The 1997 season brought about many changes. With more expansion looming for the 1998 season, acting commissioner Bud Selig proposed a 'radical realignment', which would assign teams to leagues based on geographical location. So all the East Coast teams in one division, west coast teams in one division, and so on, and without regard for previous designations.
One version of the realignment had fifteen teams switching leagues. The prospect of having one league being on the west coast didn't sit well with the players, fans or the media, so it was scrapped.
This would have put the Mets and Yankees in the same division, or the Cubs and the White Sox, Dodgers and Angels...yada, yada, yada. The owners were very much opposed to this plan, and voted it down.
The preparations were caused by the addition of the Arizona Diamondbacks franchise, which was promised to be in the National League, and the Tampa Bay Devil Rays, which was promised to be an American League team.
Tampa Bay's ownership was banking on a big following from retired New Yorkers, and a built in fan base with the Yankee farm system based in Tampa. Arizona's ownership was banking on the same with the Dodger fan base.
On paper, assigning one team to each league would be simple enough, except that would bring each league to a total of fifteen teams each. An odd number, which would cause the need for either one team from each league taking a series off every week, or the allowance of inter-league play.
Inter-league play made the most sense, and the novelty of it was certainly getting attention. It was decided that there would be two sets of inter-league play periods, where teams would play teams in their rival division. So AL East plays NL East, AL Central plays NL Central and AL West plays NL West.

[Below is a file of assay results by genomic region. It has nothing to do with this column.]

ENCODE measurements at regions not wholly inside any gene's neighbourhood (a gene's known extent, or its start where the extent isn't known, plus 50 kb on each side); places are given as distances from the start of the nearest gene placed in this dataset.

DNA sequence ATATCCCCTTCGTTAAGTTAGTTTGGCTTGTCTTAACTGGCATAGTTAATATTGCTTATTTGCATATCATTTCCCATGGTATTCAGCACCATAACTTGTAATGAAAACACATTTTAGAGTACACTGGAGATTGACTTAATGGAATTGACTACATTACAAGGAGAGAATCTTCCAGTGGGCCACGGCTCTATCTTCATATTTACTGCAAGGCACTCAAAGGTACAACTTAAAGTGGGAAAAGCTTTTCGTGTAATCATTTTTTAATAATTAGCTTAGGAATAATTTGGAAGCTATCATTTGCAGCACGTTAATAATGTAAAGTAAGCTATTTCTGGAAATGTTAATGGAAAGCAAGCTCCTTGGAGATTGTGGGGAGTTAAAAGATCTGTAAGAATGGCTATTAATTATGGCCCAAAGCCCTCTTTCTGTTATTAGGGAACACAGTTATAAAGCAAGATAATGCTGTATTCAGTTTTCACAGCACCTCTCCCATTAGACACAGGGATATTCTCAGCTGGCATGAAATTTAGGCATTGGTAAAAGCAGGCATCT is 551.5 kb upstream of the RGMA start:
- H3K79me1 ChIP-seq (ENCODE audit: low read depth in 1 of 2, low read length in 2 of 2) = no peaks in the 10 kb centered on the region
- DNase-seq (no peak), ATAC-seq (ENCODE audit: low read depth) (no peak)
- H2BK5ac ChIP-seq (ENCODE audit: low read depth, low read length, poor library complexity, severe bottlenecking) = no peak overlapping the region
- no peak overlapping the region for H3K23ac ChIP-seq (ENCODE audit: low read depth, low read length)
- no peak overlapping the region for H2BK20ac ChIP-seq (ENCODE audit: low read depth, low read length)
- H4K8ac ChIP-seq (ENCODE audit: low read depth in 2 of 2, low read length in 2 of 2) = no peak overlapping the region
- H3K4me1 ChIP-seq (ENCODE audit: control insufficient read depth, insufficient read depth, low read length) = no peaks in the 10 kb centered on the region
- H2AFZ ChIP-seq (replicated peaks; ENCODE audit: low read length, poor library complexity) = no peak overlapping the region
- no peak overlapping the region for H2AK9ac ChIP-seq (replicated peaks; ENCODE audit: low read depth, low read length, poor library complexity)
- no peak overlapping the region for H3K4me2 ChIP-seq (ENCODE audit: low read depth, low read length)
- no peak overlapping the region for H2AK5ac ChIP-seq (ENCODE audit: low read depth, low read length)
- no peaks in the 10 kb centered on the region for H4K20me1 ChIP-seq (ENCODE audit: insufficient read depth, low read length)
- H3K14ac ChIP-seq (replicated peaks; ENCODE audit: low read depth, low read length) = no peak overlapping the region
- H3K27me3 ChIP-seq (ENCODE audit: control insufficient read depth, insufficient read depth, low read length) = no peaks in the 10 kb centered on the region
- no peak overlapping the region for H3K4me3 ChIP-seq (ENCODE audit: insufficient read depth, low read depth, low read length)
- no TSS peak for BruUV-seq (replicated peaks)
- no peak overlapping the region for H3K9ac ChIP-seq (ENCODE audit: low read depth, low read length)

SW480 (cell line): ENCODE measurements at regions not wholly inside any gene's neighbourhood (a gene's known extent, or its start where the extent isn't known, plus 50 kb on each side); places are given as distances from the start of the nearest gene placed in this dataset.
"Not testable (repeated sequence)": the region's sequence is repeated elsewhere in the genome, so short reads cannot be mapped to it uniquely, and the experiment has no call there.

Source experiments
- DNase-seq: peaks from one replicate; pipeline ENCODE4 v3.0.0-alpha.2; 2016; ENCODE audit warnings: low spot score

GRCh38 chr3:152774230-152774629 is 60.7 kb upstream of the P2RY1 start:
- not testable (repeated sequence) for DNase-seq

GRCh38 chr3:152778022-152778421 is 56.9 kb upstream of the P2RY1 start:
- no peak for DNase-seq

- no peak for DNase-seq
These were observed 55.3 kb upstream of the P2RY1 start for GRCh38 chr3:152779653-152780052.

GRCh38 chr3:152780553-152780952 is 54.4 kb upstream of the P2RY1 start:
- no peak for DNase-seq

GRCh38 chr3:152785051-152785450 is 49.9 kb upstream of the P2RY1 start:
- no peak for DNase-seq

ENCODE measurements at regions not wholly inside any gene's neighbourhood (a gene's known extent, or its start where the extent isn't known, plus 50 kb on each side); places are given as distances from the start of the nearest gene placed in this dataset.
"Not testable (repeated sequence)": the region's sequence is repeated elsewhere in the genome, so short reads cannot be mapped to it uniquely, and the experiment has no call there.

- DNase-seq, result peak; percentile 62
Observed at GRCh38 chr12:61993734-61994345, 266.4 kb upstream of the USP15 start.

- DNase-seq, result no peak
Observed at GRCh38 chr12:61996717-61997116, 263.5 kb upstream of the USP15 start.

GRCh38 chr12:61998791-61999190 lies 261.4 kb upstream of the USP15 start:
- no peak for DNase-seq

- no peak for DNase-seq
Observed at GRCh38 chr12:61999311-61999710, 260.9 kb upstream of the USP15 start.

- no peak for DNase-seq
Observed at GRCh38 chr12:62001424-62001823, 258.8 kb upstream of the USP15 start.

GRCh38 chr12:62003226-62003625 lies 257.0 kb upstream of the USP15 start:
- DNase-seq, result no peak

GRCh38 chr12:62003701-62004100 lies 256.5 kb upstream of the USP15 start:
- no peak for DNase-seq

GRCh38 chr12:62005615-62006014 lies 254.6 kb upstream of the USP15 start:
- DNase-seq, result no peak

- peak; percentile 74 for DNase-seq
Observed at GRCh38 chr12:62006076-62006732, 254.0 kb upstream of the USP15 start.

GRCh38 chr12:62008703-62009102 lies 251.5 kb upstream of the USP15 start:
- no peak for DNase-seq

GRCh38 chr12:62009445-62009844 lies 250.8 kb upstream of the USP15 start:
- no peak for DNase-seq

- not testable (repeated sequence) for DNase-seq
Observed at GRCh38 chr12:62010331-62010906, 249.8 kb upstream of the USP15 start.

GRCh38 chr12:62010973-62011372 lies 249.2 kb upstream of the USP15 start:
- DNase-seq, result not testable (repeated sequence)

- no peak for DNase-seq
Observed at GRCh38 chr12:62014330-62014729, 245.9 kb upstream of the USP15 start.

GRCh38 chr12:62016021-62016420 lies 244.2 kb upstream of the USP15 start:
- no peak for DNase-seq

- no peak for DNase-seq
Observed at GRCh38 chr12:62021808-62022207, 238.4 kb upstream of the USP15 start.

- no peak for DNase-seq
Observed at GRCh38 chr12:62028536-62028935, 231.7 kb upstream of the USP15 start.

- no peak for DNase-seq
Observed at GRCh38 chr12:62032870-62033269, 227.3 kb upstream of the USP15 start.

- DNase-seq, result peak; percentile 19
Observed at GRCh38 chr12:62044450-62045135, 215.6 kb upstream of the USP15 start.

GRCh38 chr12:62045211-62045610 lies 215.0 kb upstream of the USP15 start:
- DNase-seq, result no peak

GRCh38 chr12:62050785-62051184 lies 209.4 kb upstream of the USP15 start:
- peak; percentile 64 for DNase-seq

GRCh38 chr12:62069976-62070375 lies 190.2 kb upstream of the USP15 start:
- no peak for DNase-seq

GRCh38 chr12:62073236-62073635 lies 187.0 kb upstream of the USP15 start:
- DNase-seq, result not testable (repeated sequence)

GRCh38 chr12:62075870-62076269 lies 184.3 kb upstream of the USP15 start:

The games would follow the league rules for the home team...designated hitter in the AL parks, none in the NL parks.
It was designed with the fans in mind...so they told us. The American League fans getting to see the National League players, and vice-versa. However, that wasn't exactly the case. In my mind, if you want to expose the AL fans to the NL players, use the NL rules. Let the pitchers bat for themselves in the AL parks, since the fans never got to see that.
Plus, too, the different style of play between the leagues, with the National League being a more pitching finesse type of league, with the fireballers in the American League.
And don't get me started on the different strike zones....
In hindsight, it's easy to see a greater plan in place...one that has been slowly erasing the delineation between the two leagues. There is one umpiring group, instead of AL and NL umps. There is no more League Offices, or League Presidents either.
If you look right now at the mlb.com website and look at the league leaders for any category, (go ahead, I'll wait) you will see the default is for MLB leaders, then leaders for each league. This may seem insignificant to some, but to me, it is further diluting the game.
In 1997 for example, Mark McGwire hit 58 home runs, but didn't lead the league. He played for Oakland in the American League, where he hit 34 homers. Then he was traded to the St. Louis Cardinals, where he hit another 24, giving him 58 total.
But, since this was the good old days, his stats are split.
Also, a couple of years earlier, in 1990, McGwire's teammate Willie McGee was traded from the Cardinals to Oakland late in the season. McGee hit .335 for the Cardinals, with enough at bats to qualify for the league lead. He struggled a little in Oakland, hitting just .274, which gave him a combined .324 batting average.
Eddie Murray of the Dodgers hit .330, which led the majors, but following the rules in play at the time, finished second to McGee, who was now playing the the American League.